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also by Tangerine Dream:
The other stand-out album from Tangerine Dream's Paul Haslinger era (apart from "Underwater Sunlight") is a grandiose idea - a set of songs to William Blake poems combined with electronic instrumentals, and it's curiously executed. Starting with the catchy title track, the songs are performed by soul singer Jocelyn Bernadette Smith, whose vocals are set oddly against the metallic synthesiser backing. The poems are sometimes painfully overacted, as in "London" (notorious for the phonetic pronunciation of "Thames"!) but elsewhere tastefully restrained, as on "Smile".
The crisp synth arrangements, firmly set in the 1980's, are listenable, but they occasionally lose focus in the longer, instrumental-dominated numbers. It often strays into the prog rock territory of Pink Floyd, especially when Tangerine Dream mainstay Edgar Froese gets out his lead guitar. The most original moment is on the glowing "Smile", where a bubbling instrumental forms a spooky backing to Smith's smooth vocals. "21st Century Common Man", not on the original LP, is an uninteresting instrumental filler.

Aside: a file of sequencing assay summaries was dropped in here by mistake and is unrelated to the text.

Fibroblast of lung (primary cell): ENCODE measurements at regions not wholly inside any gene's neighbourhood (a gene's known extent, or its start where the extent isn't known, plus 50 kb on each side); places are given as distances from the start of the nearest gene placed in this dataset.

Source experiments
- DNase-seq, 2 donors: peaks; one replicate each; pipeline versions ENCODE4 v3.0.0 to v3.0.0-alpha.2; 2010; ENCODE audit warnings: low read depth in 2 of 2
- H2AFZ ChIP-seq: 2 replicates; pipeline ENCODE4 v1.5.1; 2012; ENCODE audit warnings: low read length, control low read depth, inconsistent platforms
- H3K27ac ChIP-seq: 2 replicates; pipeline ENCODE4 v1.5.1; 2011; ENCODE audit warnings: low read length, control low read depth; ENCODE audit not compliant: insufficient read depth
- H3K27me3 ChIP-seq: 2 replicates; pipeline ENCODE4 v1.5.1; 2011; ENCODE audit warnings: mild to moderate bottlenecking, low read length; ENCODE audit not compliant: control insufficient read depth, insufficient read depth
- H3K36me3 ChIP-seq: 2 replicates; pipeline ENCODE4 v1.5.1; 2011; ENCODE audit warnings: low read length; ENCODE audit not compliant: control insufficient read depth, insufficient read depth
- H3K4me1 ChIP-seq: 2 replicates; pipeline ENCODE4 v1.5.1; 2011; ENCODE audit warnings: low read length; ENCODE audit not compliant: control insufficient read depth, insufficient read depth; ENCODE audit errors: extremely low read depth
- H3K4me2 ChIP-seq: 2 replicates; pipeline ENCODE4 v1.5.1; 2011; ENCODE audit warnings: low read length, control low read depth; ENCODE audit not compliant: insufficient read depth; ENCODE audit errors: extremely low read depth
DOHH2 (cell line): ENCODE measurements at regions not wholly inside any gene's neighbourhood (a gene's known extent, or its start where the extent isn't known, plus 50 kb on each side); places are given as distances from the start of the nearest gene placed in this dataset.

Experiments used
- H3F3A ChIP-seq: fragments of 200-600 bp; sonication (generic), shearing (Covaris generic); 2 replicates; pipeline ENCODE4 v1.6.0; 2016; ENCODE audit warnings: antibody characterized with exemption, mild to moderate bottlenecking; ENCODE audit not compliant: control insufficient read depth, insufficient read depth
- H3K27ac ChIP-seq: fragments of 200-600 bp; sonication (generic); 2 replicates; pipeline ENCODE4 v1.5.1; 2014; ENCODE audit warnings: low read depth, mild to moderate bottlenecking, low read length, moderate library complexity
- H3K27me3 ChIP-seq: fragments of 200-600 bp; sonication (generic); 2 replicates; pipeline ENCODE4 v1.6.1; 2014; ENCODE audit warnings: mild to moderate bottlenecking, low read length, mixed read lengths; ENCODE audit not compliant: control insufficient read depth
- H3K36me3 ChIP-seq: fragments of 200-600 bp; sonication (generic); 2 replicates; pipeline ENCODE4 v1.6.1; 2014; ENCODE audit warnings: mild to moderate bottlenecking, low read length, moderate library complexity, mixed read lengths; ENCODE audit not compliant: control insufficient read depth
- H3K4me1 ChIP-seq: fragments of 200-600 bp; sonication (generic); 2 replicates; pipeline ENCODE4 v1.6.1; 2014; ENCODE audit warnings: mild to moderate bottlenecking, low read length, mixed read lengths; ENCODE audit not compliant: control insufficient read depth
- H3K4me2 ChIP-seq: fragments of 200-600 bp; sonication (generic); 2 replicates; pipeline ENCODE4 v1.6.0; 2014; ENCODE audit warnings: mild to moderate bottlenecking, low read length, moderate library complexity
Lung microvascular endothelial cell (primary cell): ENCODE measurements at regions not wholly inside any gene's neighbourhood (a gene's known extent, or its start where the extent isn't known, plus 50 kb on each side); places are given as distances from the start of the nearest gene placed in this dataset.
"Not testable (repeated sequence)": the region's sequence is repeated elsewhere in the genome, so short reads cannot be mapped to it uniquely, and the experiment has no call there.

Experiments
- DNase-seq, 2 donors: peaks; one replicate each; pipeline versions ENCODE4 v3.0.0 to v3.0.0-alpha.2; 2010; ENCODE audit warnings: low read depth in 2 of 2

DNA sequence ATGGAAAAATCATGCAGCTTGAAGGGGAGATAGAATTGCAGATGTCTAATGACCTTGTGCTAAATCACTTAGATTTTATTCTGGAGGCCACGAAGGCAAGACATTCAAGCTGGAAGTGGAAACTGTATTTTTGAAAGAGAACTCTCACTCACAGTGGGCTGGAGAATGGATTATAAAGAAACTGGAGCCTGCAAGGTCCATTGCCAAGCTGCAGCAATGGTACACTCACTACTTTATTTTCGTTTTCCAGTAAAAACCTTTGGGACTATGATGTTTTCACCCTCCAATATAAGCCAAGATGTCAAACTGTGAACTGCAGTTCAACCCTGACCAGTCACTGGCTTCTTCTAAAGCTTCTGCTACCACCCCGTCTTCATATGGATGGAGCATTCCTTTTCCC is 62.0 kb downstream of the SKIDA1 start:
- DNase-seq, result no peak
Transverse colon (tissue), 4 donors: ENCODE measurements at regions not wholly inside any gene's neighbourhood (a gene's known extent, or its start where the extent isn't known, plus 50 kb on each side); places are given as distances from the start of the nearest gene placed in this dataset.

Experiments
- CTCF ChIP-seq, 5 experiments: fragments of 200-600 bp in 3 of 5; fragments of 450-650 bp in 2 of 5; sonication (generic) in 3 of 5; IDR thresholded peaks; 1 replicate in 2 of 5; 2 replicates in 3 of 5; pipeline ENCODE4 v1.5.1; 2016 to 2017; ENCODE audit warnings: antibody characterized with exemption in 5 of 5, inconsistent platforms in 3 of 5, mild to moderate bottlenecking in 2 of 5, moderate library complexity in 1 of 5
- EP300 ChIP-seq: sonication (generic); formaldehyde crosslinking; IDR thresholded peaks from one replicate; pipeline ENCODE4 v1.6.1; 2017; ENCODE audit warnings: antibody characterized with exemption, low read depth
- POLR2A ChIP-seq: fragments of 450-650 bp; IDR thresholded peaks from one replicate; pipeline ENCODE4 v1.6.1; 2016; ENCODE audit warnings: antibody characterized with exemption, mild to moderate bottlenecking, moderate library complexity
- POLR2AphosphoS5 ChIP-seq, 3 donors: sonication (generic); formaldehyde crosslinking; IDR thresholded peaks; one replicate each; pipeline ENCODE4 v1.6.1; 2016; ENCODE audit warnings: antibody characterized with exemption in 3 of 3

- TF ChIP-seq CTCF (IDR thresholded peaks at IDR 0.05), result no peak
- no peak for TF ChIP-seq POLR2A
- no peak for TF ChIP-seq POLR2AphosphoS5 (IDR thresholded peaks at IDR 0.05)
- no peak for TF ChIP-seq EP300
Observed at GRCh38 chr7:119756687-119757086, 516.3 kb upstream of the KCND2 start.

August 15, 2003